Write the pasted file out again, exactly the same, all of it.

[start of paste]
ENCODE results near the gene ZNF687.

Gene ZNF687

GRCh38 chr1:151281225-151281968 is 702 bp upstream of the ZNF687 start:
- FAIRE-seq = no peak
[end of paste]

ENCODE results near the gene ZNF687.

Gene ZNF687

GRCh38 chr1:151281225-151281968 is 702 bp upstream of the ZNF687 start:
- FAIRE-seq = no peak